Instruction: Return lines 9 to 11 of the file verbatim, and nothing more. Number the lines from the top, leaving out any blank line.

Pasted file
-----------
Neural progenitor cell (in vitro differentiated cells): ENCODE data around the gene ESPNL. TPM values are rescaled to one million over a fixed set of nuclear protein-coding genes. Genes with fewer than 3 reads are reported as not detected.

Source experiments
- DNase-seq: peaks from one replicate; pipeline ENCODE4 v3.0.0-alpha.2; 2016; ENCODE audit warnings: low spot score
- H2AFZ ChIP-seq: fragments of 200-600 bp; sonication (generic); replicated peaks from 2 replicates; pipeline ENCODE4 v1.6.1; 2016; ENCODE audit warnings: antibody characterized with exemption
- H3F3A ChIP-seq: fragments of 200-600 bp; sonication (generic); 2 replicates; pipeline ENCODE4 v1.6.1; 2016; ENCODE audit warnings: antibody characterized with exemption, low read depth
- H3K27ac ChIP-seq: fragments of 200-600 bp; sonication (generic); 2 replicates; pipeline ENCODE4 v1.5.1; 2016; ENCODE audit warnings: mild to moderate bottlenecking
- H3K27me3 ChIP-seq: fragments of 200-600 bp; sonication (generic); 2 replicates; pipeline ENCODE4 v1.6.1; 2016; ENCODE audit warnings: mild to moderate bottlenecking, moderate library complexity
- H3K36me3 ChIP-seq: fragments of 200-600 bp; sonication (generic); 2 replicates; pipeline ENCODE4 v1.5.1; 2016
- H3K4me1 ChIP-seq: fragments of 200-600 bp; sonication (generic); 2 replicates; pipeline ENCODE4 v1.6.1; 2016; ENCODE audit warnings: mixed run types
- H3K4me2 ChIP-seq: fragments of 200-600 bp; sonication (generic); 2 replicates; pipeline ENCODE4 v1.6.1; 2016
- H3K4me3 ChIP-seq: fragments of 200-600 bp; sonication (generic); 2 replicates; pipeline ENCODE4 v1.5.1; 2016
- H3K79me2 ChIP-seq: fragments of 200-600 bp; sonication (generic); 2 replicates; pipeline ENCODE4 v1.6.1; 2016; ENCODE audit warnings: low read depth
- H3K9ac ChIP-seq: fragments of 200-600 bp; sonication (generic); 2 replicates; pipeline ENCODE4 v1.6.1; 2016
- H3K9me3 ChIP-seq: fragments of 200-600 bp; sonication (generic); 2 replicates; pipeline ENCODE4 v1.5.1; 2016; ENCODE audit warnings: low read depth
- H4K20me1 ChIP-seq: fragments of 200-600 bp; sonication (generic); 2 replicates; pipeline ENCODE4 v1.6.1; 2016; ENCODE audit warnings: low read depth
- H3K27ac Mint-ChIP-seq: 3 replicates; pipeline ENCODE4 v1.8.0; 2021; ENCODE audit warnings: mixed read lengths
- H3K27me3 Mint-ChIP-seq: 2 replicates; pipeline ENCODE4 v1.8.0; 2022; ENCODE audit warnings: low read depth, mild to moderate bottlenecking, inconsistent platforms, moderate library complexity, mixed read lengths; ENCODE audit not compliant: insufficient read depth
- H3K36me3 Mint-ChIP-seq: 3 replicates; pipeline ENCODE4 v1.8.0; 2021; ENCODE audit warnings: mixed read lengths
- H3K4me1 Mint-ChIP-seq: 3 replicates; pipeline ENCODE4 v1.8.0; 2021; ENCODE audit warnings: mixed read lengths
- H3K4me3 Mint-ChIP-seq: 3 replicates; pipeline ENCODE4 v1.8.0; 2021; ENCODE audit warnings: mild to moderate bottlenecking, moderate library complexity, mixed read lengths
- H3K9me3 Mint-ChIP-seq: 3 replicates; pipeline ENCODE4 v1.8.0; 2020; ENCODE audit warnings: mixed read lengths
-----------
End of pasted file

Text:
- H3K4me1 ChIP-seq: fragments of 200-600 bp; sonication (generic); 2 replicates; pipeline ENCODE4 v1.6.1; 2016; ENCODE audit warnings: mixed run types
- H3K4me2 ChIP-seq: fragments of 200-600 bp; sonication (generic); 2 replicates; pipeline ENCODE4 v1.6.1; 2016
- H3K4me3 ChIP-seq: fragments of 200-600 bp; sonication (generic); 2 replicates; pipeline ENCODE4 v1.5.1; 2016